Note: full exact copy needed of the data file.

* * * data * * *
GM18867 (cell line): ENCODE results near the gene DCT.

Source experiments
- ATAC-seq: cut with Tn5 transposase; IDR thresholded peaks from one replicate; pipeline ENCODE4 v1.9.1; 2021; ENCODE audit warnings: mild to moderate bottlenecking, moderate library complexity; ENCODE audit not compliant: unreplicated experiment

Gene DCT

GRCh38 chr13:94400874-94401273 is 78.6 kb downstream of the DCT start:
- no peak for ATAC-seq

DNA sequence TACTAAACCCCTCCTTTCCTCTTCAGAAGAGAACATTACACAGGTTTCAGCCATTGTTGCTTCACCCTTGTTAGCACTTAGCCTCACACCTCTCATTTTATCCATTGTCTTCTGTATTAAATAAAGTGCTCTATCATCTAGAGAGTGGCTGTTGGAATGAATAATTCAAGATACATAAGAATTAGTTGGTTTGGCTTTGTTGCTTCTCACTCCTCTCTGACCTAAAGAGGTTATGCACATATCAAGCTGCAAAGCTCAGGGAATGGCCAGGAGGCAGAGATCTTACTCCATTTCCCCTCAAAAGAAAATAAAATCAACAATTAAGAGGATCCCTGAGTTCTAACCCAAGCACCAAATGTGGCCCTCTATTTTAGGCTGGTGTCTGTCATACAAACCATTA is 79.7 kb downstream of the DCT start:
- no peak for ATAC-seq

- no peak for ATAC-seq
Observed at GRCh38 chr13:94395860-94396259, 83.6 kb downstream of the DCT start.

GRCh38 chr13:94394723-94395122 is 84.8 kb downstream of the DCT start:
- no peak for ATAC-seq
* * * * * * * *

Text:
GM18867 (cell line): ENCODE results near the gene DCT.

Source experiments
- ATAC-seq: cut with Tn5 transposase; IDR thresholded peaks from one replicate; pipeline ENCODE4 v1.9.1; 2021; ENCODE audit warnings: mild to moderate bottlenecking, moderate library complexity; ENCODE audit not compliant: unreplicated experiment

Gene DCT

GRCh38 chr13:94400874-94401273 is 78.6 kb downstream of the DCT start:
- no peak for ATAC-seq

DNA sequence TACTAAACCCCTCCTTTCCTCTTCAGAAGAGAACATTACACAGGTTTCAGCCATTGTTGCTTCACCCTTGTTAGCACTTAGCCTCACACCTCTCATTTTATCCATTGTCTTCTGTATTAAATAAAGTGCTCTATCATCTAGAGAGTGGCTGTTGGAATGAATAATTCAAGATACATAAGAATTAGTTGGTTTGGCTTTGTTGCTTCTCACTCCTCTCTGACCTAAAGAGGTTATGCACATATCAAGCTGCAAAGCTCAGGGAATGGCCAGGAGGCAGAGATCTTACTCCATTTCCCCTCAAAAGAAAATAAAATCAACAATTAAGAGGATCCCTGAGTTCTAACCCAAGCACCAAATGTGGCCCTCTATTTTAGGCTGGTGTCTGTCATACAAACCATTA is 79.7 kb downstream of the DCT start:
- no peak for ATAC-seq

- no peak for ATAC-seq
Observed at GRCh38 chr13:94395860-94396259, 83.6 kb downstream of the DCT start.

GRCh38 chr13:94394723-94395122 is 84.8 kb downstream of the DCT start:
- no peak for ATAC-seq